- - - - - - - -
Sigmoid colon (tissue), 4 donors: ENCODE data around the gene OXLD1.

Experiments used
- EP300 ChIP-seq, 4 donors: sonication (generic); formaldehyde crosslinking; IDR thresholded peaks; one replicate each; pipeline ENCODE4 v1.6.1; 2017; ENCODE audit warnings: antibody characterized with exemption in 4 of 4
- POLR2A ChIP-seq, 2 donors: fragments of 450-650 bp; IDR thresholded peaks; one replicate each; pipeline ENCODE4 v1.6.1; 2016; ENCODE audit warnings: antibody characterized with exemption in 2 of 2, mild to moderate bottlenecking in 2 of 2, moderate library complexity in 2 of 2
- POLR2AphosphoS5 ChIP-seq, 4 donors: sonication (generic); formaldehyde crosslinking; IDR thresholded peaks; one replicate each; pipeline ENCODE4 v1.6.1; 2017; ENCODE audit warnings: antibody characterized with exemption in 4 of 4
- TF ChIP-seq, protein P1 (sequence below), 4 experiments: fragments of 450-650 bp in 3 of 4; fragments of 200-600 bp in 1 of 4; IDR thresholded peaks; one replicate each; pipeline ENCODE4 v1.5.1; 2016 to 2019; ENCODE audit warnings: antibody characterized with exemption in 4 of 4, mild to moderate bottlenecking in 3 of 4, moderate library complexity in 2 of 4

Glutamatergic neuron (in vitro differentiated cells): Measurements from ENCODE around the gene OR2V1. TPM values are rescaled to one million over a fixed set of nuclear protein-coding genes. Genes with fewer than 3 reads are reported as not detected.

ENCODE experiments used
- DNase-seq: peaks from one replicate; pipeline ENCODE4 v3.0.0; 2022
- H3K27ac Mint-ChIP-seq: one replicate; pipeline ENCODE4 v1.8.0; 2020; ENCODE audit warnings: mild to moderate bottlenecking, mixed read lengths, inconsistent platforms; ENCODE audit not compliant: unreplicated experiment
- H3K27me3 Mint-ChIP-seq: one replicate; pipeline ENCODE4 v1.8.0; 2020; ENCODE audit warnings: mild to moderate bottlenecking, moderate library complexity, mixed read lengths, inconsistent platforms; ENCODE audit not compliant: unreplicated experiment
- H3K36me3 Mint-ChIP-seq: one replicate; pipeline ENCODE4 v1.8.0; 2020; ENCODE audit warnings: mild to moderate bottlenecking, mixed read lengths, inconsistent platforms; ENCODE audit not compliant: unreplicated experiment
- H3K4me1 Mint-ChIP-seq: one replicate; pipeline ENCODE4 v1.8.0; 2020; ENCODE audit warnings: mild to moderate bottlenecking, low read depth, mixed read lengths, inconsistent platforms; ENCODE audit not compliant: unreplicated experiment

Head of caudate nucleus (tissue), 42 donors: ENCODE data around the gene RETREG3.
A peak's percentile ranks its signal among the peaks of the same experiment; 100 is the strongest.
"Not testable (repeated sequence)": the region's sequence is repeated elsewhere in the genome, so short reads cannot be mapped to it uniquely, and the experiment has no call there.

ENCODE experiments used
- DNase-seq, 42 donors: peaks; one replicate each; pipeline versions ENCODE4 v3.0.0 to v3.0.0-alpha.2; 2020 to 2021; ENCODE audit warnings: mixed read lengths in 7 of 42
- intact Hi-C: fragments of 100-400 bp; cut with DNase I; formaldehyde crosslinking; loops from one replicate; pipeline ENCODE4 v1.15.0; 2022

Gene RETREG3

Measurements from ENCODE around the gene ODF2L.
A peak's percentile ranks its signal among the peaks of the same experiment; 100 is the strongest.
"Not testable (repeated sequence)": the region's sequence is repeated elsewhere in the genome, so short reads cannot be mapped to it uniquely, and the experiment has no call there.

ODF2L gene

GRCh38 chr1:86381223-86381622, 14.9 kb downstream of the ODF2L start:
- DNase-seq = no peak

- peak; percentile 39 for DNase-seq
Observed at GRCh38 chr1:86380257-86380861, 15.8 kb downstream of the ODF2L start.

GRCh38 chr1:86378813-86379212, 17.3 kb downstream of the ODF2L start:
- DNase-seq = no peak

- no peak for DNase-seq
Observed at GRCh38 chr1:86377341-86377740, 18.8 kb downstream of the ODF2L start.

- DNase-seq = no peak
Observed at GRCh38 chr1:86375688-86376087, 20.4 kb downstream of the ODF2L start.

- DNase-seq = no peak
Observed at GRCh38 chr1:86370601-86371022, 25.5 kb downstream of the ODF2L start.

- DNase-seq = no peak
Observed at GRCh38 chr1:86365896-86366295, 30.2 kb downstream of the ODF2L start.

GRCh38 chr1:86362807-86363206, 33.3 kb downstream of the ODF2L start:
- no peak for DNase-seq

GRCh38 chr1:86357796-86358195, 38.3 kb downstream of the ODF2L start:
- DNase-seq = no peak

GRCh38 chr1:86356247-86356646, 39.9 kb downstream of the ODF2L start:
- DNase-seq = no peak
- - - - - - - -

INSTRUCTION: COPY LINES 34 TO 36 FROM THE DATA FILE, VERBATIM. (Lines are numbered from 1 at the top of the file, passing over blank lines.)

Observed at GRCh38 chr1:86375688-86376087, 20.4 kb downstream of the ODF2L start.

- DNase-seq = no peak
Observed at GRCh38 chr1:86370601-86371022, 25.5 kb downstream of the ODF2L start.